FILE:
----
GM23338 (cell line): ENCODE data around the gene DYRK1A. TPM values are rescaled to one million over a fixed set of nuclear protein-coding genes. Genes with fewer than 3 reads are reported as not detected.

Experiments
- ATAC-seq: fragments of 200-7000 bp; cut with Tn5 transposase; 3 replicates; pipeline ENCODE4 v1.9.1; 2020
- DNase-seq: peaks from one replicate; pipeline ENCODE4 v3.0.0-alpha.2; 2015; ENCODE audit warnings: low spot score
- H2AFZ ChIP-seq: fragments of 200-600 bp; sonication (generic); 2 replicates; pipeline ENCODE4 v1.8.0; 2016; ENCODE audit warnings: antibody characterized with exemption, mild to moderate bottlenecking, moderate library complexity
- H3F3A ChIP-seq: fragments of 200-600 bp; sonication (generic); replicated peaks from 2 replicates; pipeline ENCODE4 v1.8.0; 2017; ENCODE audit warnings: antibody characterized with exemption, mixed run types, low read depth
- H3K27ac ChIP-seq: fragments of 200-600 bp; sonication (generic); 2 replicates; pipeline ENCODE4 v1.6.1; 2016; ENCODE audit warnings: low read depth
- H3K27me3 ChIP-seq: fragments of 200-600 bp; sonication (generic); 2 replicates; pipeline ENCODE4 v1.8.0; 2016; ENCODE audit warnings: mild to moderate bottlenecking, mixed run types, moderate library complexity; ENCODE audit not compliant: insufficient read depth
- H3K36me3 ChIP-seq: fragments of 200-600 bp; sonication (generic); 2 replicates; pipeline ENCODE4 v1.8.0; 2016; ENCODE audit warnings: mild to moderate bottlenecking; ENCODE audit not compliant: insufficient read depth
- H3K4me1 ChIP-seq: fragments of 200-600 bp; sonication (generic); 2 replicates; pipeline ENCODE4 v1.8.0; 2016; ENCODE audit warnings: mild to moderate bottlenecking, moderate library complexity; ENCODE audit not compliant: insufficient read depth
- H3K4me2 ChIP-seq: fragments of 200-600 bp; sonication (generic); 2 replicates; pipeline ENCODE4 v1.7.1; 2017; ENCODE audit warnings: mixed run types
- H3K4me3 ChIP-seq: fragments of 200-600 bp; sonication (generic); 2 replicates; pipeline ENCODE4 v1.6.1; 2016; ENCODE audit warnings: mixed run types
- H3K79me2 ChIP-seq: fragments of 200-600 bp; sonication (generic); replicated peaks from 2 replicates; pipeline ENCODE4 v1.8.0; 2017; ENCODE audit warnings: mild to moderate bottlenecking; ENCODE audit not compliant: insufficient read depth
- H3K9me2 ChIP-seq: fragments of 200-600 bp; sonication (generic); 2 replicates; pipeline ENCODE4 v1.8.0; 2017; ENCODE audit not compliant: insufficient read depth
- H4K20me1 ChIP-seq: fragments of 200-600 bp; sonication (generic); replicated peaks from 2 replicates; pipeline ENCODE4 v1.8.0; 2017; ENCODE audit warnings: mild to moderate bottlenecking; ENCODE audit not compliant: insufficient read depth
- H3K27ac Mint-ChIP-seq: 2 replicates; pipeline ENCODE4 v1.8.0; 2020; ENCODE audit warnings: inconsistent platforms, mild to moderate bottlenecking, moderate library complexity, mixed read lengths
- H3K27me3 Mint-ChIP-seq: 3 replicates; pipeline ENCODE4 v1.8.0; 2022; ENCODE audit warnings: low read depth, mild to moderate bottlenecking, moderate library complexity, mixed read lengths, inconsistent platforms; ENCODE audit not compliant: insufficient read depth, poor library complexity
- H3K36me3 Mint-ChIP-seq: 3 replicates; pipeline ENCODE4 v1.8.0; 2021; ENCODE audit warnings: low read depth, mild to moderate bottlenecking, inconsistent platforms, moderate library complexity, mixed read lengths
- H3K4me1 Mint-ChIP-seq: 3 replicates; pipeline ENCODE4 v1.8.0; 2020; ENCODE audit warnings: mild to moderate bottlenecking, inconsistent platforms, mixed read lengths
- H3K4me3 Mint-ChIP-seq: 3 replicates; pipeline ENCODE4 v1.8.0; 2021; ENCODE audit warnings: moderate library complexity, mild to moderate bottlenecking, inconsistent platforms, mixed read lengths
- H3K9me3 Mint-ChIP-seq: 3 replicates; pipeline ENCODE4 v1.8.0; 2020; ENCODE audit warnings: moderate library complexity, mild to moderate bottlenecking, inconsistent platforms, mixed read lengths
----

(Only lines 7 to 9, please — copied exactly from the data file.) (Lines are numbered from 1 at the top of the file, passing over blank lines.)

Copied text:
- H3K27ac ChIP-seq: fragments of 200-600 bp; sonication (generic); 2 replicates; pipeline ENCODE4 v1.6.1; 2016; ENCODE audit warnings: low read depth
- H3K27me3 ChIP-seq: fragments of 200-600 bp; sonication (generic); 2 replicates; pipeline ENCODE4 v1.8.0; 2016; ENCODE audit warnings: mild to moderate bottlenecking, mixed run types, moderate library complexity; ENCODE audit not compliant: insufficient read depth
- H3K36me3 ChIP-seq: fragments of 200-600 bp; sonication (generic); 2 replicates; pipeline ENCODE4 v1.8.0; 2016; ENCODE audit warnings: mild to moderate bottlenecking; ENCODE audit not compliant: insufficient read depth